I played D&D solo with my dad as the player for almost six years as a kid. We ran AD&D and 3.5 D&D. Frankly, it surprises me that more people don't play the game this way. It makes for an extremely good bonding time, it's a lot of fun, and two people with a good relationship can create some very great campaigns together.
Here are a few party recommendations. In various campaigns with my dad, I have tried all three of your options.
NPCs with Player
This is used in a lot of cRPGs. That doesn't mean you want to do it. You see, as a DM, you have a lot of things to manage in a normal game. Having to manage most of the party on top of your normal NPCs, enemies, and other miscellania is just too much. To make things worse, you are caught in an awkward situation where you're tempted to metagame really hard with the NPCs. It's hard to know whether an in-party NPC really would solve a problem or suggest a certain course of action in a given situation when you are controlling them. On a regular basis, this is something a DM learns to manage. When you constantly may have to make party decisions in every single scene and encounter, it becomes tricky.
Majority NPC parties also take away from the player's achievements. Most successes will come from NPC action (effectively DM action, in this case) and be mostly out of her control. One PC cannot specialize in everything, therefore the NPCs will fill in the gaps and sap some of the feelings of success that one has in a normal party of PCs.
Perhaps better than the NPCs with Player, simply because it allows the player to feels pretty successful most of the time. Unfortunately, it also sets the player up for huge stacks of failure or fudging.
For example, in a hazardous situation, you know that if you let the player die, it's all over. There is no one else. So you are very tempted to fudge the game with mercy to prevent that from happening. This can make the game feel a lot easier than it should (especially since it's supposed to be solo!)
In addition, because all versions of D&D are designed for parties to specialize and develop useful roles, a single PC can rarely rise to the occasion of all encounter types. You will have to be choosy about what kind of challenges you present the player, lest you back her into a corner.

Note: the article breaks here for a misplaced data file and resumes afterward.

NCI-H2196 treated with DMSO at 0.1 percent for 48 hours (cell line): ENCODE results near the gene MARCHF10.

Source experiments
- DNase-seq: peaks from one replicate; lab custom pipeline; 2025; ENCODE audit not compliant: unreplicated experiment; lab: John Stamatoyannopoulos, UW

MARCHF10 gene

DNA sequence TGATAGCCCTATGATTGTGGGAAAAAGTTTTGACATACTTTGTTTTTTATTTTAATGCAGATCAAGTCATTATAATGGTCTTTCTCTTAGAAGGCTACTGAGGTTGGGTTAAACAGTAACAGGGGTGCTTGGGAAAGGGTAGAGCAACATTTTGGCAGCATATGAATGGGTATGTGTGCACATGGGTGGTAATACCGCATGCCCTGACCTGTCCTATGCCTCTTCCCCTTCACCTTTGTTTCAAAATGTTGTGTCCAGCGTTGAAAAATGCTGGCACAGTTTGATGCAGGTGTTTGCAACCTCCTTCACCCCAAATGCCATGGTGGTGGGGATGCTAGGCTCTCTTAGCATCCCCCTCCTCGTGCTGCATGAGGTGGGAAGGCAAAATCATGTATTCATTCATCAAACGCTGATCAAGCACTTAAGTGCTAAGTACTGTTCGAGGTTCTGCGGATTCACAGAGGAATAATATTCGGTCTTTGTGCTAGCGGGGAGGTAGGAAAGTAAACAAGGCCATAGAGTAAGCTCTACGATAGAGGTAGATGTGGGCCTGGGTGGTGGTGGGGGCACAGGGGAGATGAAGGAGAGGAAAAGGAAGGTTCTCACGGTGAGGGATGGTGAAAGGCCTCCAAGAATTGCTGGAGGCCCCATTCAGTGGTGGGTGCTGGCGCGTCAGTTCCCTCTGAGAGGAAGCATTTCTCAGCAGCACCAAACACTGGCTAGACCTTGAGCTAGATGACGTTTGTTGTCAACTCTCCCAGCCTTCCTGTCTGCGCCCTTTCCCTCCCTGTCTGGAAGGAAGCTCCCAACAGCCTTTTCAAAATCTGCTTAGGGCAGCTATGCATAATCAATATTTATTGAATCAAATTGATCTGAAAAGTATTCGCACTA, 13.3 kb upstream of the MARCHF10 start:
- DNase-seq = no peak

While this method needs to be handled carefully, if you can find ways relevant to your campaign which overcome these drawbacks, a single hero can a be a rewarding experience. It also makes for a deeper connection to the story. My dad and I have fond memories of a legendary campaign led by his heroic PC. There's something special about that.
Some people argue that D&D should be designed this way by default.
There are some great examples of this in exceptional cRPGs, such as Icewind Dale. Most players love making characters (sometimes more than playing them!) and giving them the opportunity to create several is a joyous day, indeed! This system has advantages both for new and experienced players.
New players are in a situation where they can more freely experiment and not be afraid of being stuck with a single, supremely flawed character. They can try new things, not be as afraid of PC death, and are not left out if their character is stunned/paralyzed/etc.
Experienced players are in a situation where they can try to make an optimal party. They have control of the whole group! Now they can truly test their skills, if they are more gameplay oriented. If they are more roleplay oriented, they have a cast of characters to themselves that they can create in as interesting a manner as they wish, with whatever meshed backstories they see fit.
As an aside, should your wife be uncomfortable with creating multiple characters, don't worry. I was in this exact situation with my dad when we started our first AD&D campaign. Have her create just one character, then introduce several NPCs with useful skills and abilities to her party over the course of the story. But instead of keeping them as NPCs (as the first party option we discussed), give complete control of them to her directly after a short period of having them demonstrate their personality, skills, and abilities by joining the PC. It worked seamlessly for my dad and I.
I hope you two have an awesome time playing!